Editor’s note: Jill Filipovic is a New York-based journalist and the author of OK Boomer, Let’s Talk: How My Generation Got Left Behind. follow her on twitter. The opinions expressed in this comment are solely their own. View more opinions on CNN.
Rebecca Solnit once wrote in a lyrical column: “There was a man in charge of stories. He decided that some stories would be born, expensive, glamorous stories that could make more than a hundred minimum wage earners a hundred years from now, cinematic stories with the skill of hundreds, expended so that they would creep into people’s heads like dreams, and made millions Money, and he made money, and the money gave him more power over more stories.”
She continued, “There were other stories that he decided must die. These were the stories women could tell about what he had done to them and he decided that no one must hear them, or if they hear them they must not believe them, or if they believe them it must not matter .”
The tales of America’s most famous story killer have now been told and retold. Since the New York Times and The New Yorker broke the news of Harvey Weinstein’s serial assault and harassment, the list of men publicly accused of abusing women has grown immeasurably.
#MeToo remains a movement, albeit one that has slowed. And two new films, She Said and Women Talking, form important cornerstones of a very vocal, if incomplete, revolution. Both are stories about the power of women speaking out and, more importantly, both are stories brought to the screen by women who retell the stories that women journalists first told, other women telling them have told.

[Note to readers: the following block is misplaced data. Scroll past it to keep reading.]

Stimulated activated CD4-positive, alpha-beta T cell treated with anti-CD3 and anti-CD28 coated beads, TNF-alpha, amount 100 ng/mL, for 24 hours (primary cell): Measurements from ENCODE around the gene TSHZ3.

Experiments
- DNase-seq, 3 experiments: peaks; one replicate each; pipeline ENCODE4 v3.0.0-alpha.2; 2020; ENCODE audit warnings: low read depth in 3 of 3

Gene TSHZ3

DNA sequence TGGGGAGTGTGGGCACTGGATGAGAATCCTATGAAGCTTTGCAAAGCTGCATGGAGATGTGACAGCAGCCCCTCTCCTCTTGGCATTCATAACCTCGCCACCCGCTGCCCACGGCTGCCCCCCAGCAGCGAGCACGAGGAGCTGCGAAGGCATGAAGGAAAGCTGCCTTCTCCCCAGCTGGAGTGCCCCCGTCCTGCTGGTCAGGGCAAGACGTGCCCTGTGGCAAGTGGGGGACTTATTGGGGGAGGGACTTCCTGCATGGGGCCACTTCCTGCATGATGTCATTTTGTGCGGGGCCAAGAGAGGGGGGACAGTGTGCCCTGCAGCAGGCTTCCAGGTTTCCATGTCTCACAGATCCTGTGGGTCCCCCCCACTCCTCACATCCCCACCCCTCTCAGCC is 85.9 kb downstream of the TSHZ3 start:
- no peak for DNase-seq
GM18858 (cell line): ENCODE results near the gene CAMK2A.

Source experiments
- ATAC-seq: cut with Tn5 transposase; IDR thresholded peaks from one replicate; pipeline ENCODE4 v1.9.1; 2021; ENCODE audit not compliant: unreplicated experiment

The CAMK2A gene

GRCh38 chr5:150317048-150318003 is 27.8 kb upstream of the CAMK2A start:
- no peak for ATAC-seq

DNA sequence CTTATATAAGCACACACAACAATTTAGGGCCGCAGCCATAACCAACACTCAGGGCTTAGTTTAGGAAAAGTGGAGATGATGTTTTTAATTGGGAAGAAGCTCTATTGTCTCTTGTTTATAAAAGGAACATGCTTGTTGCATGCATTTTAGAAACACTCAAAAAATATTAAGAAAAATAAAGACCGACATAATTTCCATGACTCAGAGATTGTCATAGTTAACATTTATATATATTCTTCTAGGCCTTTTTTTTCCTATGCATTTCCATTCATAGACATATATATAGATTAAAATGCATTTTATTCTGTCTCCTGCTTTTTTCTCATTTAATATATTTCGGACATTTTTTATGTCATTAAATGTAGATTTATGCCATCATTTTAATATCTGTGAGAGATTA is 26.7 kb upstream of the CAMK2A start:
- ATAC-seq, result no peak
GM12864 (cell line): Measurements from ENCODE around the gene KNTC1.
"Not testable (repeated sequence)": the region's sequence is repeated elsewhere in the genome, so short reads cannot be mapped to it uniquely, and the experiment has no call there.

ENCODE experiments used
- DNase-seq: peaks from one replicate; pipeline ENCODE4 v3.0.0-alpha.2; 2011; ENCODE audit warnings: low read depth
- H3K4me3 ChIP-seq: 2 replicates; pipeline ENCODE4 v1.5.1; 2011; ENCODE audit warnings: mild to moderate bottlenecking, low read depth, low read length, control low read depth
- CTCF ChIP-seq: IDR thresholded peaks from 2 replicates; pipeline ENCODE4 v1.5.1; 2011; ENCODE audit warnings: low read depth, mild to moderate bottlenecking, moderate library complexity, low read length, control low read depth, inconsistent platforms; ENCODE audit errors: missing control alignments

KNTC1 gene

These are films made by women. And they are a reversal of what made men like Weinstein so damaging: not only was Weinstein a powerful man, he was a man who, Solnit writes, had the power to tell us stories about ourselves to determine which stories were important, which narratives would be defining, universal, valuable.
His misogyny wasn’t just an interpersonal failing; It meant something that a man who treated women with violence, coercion, and contempt was also a man who shaped the cultural products that help us process our history, refine our principles, and understand ourselves.
And Weinstein wasn’t alone. The list of men in media, publishing, entertainment and politics indicted in #MeToo includes names from the world’s major newspapers, magazines and television networks – men who have challenged our understanding of men, women, American… have shaped politics and the meaning of being human.
“Hearing these individual stories not only teaches us about individual transgressions, but gives us, for the first time, a glimpse of the matrix we’ve all lived in,” wrote journalist Rebecca Traister for New York magazine The Cut in 2017. “We see that the men who have had the power throughout their careers to abuse women’s bodies and psyches are, in many cases, also the ones responsible for our political and cultural histories.” So how gratifying it is , to find at least some of these stories again.